Kevin Fischer is a veteran broadcaster, the recipient of over 150 major journalism awards from the Milwaukee Press Club, the Wisconsin Associated Press, the Northwest Broadcast News Association, the Wisconsin Bar Association, and others. He has been seen and heard on Milwaukee TV and radio stations for over three decades. A longtime aide to state Senate Republicans in the Wisconsin Legislature, Kevin can be seen offering his views on the news on the public affairs program, "InterCHANGE," on Milwaukee Public Television Channel 10, and heard filling in on Newstalk 1130 WISN. He lives with his wife, Jennifer, and their lovely young daughter, Kyla Audrey, in Franklin.
Previously on This Just In…
Back when I was a working journalist 24/7 and got a “fun” assignment, I considered it to be just that, a “fun” assignment, so I tried my best to have “fun” covering, and hoped that my final coverage conveyed the “fun” I had.
Let’s see, there were so many. A koala bear landing at the airport before heading to the Milwaukee County Zoo. Interviewing celebrities (Miss America kissed me). The 1982 World Series. The Great Circus Train. To name a few.
“Fun” stuff. Certainly not stories that would evoke bitterness.
Last week, London hosted the 44th World Irish Dance Championship.
I’m Irish. Like millions of others I love Irish dance. My little girl began Irish dance lessons last year. So of course I was interested. It’s also why I was stunned at this headline in the Telegraph:
My idea of hell? 5,000 Irish dancers – and me
What kind of old crotchety, grumpy guy could possibly be the author of such an article?
OK. He’s a she and she’s not old. Sarah Rainey works on the Feature desk at the Telegraph. Rainey attended the World Championship and decided to cover from a totally different perspective. Totally.
"In the Monarch Suite at the Hilton Metropole Hotel, west London, it is hotter than hell. Hell being an apt description: the airless conference hall is bursting with shrieking youngsters. On a stage at one end, two tiny dancers are bobbing up and down in outfits so shiny they hurt the eye. Watching them are hundreds of rapt parents, clucking with delight as one perma-tanned offspring after another takes the floor. The air is thick with the smell of hairspray, perfume and chips. On a loudspeaker, a piercing Irish jig is playing over and over and over again."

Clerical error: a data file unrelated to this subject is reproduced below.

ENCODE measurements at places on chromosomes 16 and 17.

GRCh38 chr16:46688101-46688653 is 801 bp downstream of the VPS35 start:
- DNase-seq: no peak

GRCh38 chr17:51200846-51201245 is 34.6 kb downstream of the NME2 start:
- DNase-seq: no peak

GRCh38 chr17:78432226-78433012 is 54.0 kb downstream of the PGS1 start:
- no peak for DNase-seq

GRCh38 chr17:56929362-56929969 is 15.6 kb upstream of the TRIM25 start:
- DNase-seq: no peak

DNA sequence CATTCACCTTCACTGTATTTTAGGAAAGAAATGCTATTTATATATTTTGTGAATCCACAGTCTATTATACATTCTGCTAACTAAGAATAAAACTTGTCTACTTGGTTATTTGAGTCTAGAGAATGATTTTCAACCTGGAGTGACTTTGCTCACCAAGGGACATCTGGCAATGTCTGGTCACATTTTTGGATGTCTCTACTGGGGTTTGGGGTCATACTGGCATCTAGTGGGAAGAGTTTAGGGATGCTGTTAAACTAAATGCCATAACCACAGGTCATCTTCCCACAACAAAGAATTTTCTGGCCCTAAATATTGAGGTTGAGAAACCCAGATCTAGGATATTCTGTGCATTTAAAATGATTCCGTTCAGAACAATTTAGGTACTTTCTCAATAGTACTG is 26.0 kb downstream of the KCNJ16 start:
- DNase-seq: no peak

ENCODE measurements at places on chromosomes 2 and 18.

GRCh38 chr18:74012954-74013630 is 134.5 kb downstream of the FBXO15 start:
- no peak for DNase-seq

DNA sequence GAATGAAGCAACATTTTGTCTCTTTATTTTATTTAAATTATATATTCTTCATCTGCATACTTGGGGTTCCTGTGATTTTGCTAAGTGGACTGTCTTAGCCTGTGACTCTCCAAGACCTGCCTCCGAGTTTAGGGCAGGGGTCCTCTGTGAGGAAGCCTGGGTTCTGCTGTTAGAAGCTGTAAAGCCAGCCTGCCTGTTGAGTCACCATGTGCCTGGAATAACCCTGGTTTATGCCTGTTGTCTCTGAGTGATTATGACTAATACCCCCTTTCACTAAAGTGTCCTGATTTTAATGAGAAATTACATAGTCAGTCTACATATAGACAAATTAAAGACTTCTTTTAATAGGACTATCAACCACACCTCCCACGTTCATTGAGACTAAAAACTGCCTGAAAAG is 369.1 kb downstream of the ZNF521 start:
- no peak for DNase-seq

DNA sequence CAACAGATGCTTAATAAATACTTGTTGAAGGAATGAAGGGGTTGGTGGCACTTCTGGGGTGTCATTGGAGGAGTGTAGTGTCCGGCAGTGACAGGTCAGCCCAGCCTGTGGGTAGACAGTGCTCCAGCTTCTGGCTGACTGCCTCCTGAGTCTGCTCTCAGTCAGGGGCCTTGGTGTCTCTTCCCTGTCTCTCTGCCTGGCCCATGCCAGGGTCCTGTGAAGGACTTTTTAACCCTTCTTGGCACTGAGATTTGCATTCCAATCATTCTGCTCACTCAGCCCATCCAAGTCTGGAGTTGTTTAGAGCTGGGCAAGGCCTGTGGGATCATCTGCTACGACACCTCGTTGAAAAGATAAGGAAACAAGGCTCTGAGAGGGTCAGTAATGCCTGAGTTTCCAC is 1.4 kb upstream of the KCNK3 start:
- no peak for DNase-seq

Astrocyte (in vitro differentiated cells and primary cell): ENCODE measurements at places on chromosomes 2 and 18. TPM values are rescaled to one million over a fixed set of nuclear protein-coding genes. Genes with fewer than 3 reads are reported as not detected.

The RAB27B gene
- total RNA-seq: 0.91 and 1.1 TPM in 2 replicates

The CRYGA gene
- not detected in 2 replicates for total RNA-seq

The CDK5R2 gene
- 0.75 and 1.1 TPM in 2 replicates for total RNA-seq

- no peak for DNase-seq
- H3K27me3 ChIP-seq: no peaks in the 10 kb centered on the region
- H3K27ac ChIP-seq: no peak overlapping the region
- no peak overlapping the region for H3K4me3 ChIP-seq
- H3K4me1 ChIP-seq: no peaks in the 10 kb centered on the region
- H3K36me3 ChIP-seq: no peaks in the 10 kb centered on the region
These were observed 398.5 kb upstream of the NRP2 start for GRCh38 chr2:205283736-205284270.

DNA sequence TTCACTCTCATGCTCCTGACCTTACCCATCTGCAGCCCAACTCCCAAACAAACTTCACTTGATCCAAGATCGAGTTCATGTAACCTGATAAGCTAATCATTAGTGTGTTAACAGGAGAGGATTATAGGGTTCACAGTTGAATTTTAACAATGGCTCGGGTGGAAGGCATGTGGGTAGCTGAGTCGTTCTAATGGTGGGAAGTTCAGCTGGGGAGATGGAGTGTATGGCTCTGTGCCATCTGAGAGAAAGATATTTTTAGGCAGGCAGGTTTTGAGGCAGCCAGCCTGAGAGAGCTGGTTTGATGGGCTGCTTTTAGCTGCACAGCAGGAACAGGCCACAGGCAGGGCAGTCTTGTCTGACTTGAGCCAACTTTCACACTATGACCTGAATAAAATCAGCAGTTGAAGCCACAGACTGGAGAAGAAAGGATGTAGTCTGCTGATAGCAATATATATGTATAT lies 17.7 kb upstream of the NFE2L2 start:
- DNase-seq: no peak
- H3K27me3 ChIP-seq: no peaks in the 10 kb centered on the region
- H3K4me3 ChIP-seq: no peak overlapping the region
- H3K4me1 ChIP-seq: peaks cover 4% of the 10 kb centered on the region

And that's just Rainey's lead paragraph.
“And what a spectacle. Everywhere you look, doll-like competitors are tapping toes, doing the splits or practising thigh-kicks in shimmering costumes of silver, luminous green and phosphorescent purple. Smiling beneath identikit poodle-curl wigs, held in place by a salon’s worth of hairspray, their faces are made up in Oompa Loompa orange so that each looks unnervingly like a miniature Dolly Parton, complete with stick-on eyelashes and red lips. A hotel worker confides that they’ve had to provide special towels so their linen doesn’t get ruined by fake tan.”
“The stakes are high and on stage sabotage is not unknown, as some dancers aim kicks perilously close to their rival’s face.”
No, the young girls pictured above didn’t lose the competition. They just finished reading Rainey’s column.
To be fair, negativity doesn’t run wild throughout Rainey’s entire piece. But it’s clear she was testy as she drove to her assignment and knew she would come out swinging as soon as she returned to her computer.
I’d personally invite Rainey to Milwaukee’s Irish Fest, the biggest Irish festival in the world where I volunteer. But if 5,000 Irish girls are her version of hell, what would over 150,000 Irish Fest fans be like?
Photos: Dan Kitwood/Getty Images